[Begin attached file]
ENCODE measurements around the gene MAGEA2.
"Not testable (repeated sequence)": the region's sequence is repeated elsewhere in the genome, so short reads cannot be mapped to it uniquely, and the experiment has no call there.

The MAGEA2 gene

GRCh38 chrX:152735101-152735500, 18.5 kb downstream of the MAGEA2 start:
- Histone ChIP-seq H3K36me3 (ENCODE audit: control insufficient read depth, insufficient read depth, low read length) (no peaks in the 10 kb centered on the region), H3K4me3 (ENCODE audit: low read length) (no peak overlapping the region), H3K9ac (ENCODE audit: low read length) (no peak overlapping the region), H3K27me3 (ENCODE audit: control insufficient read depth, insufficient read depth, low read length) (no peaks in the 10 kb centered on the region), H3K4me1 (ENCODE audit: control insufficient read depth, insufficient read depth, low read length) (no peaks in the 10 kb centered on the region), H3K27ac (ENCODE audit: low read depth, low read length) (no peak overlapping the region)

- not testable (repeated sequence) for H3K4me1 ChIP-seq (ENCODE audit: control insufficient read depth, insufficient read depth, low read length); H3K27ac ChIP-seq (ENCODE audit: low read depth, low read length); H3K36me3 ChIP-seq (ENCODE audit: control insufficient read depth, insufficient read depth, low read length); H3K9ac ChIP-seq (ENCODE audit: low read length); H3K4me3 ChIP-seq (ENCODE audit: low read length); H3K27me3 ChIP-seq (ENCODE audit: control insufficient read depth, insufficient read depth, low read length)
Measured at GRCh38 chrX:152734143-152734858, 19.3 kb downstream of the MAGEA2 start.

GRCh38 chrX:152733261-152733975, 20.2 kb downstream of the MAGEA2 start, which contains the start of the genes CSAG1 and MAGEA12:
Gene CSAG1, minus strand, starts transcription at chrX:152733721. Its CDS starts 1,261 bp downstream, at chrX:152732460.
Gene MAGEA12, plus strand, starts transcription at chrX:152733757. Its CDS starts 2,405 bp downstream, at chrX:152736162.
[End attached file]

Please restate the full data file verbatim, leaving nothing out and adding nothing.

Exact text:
ENCODE measurements around the gene MAGEA2.
"Not testable (repeated sequence)": the region's sequence is repeated elsewhere in the genome, so short reads cannot be mapped to it uniquely, and the experiment has no call there.

The MAGEA2 gene

GRCh38 chrX:152735101-152735500, 18.5 kb downstream of the MAGEA2 start:
- Histone ChIP-seq H3K36me3 (ENCODE audit: control insufficient read depth, insufficient read depth, low read length) (no peaks in the 10 kb centered on the region), H3K4me3 (ENCODE audit: low read length) (no peak overlapping the region), H3K9ac (ENCODE audit: low read length) (no peak overlapping the region), H3K27me3 (ENCODE audit: control insufficient read depth, insufficient read depth, low read length) (no peaks in the 10 kb centered on the region), H3K4me1 (ENCODE audit: control insufficient read depth, insufficient read depth, low read length) (no peaks in the 10 kb centered on the region), H3K27ac (ENCODE audit: low read depth, low read length) (no peak overlapping the region)

- not testable (repeated sequence) for H3K4me1 ChIP-seq (ENCODE audit: control insufficient read depth, insufficient read depth, low read length); H3K27ac ChIP-seq (ENCODE audit: low read depth, low read length); H3K36me3 ChIP-seq (ENCODE audit: control insufficient read depth, insufficient read depth, low read length); H3K9ac ChIP-seq (ENCODE audit: low read length); H3K4me3 ChIP-seq (ENCODE audit: low read length); H3K27me3 ChIP-seq (ENCODE audit: control insufficient read depth, insufficient read depth, low read length)
Measured at GRCh38 chrX:152734143-152734858, 19.3 kb downstream of the MAGEA2 start.

GRCh38 chrX:152733261-152733975, 20.2 kb downstream of the MAGEA2 start, which contains the start of the genes CSAG1 and MAGEA12:
Gene CSAG1, minus strand, starts transcription at chrX:152733721. Its CDS starts 1,261 bp downstream, at chrX:152732460.
Gene MAGEA12, plus strand, starts transcription at chrX:152733757. Its CDS starts 2,405 bp downstream, at chrX:152736162.